A caterpillar sneaks into a gate. It looks around and sees empty barracks.
It is there for the next phase in its life.
It really is something magical, a miracle of nature—from hairy caterpillar to chrysalis to butterfly.
The butterfly emerges, it has been more than two years since it was a caterpillar.
It flies around and sees so many people in the barracks. They are divided into groups, all wearing different markings. Not like the beautiful markings on its wings.
There is neither happiness nor is there beauty here.
People are being hurt, by other people in uniforms. Why? The butterfly does not know.
It flies on and sees another camp in the distance. Train tracks lead to it.
The butterfly is curious and flies towards the camp.
Men in uniforms again, on something that looks like a platform. They scream to the people in lines to the left and to the right.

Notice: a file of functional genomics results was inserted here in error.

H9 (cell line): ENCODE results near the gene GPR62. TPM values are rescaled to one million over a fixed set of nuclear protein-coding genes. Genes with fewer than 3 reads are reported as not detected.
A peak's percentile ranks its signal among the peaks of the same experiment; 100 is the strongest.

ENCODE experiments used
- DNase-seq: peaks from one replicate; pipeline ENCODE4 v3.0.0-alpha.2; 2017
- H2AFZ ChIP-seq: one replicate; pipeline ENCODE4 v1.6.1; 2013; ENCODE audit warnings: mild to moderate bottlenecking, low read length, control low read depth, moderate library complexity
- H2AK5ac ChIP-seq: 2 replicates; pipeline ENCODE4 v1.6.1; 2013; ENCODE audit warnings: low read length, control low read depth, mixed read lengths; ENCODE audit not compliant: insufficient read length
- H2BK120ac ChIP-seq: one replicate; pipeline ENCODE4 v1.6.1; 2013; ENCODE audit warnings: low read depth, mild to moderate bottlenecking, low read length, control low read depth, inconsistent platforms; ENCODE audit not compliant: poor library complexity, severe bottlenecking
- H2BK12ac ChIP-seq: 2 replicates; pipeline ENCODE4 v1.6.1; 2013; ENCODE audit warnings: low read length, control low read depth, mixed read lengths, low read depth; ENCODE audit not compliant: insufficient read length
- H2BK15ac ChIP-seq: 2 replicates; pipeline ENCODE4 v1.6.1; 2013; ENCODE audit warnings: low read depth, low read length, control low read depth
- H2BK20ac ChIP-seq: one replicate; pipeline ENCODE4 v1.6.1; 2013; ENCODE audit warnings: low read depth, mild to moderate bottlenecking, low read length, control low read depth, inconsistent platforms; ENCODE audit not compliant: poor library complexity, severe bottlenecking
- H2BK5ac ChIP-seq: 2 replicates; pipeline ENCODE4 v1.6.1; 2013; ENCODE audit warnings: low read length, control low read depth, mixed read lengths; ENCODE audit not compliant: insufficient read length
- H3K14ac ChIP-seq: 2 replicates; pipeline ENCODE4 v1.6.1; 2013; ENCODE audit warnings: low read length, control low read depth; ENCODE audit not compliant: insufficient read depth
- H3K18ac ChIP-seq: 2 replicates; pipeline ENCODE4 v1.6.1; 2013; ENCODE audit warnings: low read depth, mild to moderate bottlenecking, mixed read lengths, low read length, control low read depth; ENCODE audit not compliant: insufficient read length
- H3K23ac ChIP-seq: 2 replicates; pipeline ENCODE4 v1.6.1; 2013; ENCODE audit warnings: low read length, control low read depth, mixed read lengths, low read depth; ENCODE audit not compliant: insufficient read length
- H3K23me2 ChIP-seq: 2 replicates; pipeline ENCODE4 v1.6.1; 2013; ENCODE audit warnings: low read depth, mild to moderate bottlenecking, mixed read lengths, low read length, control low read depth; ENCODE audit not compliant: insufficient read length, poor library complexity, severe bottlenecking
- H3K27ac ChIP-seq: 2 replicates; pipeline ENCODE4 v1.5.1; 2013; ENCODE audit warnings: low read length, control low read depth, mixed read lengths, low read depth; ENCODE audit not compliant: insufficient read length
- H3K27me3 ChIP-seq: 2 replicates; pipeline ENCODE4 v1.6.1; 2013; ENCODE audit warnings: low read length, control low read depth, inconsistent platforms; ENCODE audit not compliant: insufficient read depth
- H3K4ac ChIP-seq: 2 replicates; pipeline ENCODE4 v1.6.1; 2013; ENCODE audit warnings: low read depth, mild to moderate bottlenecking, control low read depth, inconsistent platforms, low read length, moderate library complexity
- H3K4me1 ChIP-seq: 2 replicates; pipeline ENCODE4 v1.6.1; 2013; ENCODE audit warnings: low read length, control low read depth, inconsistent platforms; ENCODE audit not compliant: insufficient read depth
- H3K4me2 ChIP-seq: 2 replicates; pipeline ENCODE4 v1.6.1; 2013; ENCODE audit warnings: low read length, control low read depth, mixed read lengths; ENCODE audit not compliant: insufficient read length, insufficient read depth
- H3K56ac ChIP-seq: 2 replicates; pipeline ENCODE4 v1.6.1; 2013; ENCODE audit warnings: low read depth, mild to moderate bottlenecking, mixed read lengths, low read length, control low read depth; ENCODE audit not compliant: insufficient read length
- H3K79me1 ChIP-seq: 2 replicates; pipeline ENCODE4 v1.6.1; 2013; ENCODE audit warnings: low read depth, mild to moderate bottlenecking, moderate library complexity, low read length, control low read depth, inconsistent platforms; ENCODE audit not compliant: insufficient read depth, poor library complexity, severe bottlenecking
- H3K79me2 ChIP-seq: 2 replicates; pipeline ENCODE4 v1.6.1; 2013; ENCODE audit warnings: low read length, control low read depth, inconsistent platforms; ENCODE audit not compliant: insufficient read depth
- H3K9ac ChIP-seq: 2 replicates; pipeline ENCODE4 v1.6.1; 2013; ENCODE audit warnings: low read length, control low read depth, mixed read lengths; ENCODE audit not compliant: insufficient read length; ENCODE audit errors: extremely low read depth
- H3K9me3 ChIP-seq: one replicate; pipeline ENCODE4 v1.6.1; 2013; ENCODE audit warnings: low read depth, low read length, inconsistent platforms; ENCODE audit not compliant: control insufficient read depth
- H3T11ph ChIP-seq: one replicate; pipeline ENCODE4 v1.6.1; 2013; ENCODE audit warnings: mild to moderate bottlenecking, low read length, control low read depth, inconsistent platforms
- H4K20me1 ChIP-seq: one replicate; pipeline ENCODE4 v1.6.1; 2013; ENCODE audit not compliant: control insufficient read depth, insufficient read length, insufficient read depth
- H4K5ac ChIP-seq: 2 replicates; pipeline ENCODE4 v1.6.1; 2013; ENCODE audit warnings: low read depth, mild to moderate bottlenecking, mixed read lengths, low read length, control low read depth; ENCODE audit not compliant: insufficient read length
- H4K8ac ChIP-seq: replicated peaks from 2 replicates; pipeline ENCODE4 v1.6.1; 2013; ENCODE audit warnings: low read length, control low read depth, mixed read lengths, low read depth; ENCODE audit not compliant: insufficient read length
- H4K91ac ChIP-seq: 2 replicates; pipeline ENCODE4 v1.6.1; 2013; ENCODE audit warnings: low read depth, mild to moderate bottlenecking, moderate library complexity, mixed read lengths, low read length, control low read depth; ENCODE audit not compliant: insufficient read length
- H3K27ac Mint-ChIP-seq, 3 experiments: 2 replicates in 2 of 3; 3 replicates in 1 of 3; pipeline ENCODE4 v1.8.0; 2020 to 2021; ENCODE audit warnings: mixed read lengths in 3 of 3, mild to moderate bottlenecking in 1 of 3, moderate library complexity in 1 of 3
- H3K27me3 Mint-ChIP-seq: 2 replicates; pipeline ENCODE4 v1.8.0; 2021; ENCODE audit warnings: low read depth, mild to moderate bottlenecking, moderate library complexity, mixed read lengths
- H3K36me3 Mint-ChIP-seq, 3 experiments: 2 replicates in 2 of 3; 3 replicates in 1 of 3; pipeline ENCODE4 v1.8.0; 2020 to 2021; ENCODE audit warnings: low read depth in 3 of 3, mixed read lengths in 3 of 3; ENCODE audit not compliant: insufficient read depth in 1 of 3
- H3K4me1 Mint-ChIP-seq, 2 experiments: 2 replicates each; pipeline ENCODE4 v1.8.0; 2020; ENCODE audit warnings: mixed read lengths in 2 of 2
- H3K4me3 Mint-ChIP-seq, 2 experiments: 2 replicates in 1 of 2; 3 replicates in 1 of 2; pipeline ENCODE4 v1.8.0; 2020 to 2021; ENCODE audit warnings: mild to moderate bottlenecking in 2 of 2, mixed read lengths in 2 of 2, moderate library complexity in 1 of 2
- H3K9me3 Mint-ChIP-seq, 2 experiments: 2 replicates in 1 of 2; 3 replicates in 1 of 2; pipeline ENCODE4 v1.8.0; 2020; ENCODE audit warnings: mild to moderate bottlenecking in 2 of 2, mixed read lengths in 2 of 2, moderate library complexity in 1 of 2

One line is elderly people, young mothers, and babies. The uniforms tell them to walk towards a building, and the butterfly follows them.
It sees them enter the building and take off their clothes. It is a strange side, the bodies of people who clearly do not feel comfortable with it. Why? Again, the butterfly doesn’t know.
The people enter a second chamber, the doors close, for a second eerie silence, and then screams, the sounds of agony. Then the silence again.
The people go into the building, the doors close, for a second eerie silence, and then screams, the sounds of agony. Then the silence again.
The butterfly decides to hover around a bit, its curiosity gets the better of it— it wants to know what will follow.
Another group of people arrive a much smaller group. Men with carts approach the building. The doors open.
The butterfly no longer sees naked people—but corpses. Their hair was now cut, and some shiny teeth were pulled. It seems to be gold. The dead were placed onto the carts.
The men roll the carts to a place with a chimney.
Within a few minutes, smoke comes from the chimney—the smell is putrid.
Suddenly, the butterfly realizes—it is in hell. Quickly it flies away.
Reblogged this on History of Sorts.